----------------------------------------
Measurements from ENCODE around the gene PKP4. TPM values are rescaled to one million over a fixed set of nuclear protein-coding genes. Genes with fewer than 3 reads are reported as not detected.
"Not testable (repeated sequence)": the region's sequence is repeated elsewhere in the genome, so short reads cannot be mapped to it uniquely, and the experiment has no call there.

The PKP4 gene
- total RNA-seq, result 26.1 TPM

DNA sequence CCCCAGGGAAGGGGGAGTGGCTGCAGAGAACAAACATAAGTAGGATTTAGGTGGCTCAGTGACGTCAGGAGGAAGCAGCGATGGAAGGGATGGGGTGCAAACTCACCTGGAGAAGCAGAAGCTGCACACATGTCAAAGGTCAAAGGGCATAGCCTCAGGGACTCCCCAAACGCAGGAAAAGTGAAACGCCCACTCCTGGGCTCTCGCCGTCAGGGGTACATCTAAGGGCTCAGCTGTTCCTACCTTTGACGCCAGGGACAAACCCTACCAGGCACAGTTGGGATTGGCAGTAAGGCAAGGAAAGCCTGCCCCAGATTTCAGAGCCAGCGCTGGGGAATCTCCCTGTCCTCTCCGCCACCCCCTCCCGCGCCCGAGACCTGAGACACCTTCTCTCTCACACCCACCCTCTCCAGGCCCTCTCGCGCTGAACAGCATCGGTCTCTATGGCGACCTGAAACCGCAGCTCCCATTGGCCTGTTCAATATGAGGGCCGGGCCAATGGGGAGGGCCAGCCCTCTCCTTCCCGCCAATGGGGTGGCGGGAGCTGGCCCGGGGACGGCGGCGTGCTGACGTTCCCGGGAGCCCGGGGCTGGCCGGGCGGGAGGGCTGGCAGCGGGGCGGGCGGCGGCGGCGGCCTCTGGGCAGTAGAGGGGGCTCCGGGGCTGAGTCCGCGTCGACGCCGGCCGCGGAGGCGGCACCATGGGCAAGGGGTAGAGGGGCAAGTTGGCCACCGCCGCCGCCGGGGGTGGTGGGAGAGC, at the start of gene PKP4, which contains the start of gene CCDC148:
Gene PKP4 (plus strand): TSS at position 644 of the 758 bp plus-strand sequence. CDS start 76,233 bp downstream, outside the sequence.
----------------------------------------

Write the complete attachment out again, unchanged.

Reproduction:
Measurements from ENCODE around the gene PKP4. TPM values are rescaled to one million over a fixed set of nuclear protein-coding genes. Genes with fewer than 3 reads are reported as not detected.
"Not testable (repeated sequence)": the region's sequence is repeated elsewhere in the genome, so short reads cannot be mapped to it uniquely, and the experiment has no call there.

The PKP4 gene
- total RNA-seq, result 26.1 TPM

DNA sequence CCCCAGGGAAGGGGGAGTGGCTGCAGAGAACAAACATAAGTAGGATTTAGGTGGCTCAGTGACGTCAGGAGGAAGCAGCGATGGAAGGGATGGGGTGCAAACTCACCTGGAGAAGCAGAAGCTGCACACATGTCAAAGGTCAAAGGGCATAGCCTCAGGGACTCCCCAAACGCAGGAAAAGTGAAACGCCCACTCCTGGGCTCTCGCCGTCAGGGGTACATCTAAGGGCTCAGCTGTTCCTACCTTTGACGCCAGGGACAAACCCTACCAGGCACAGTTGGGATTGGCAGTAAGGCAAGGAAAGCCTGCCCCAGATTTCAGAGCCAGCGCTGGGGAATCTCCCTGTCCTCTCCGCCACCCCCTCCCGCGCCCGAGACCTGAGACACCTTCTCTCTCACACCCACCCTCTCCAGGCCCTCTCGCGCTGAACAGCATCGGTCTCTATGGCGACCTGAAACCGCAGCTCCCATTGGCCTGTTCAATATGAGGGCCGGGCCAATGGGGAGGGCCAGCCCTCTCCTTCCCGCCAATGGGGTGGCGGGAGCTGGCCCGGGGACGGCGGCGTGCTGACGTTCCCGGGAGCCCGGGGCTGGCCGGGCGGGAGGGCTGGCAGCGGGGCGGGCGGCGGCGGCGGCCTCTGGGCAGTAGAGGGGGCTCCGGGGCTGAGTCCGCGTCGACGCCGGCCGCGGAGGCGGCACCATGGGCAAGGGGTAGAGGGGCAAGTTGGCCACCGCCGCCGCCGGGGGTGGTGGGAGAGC, at the start of gene PKP4, which contains the start of gene CCDC148:
Gene PKP4 (plus strand): TSS at position 644 of the 758 bp plus-strand sequence. CDS start 76,233 bp downstream, outside the sequence.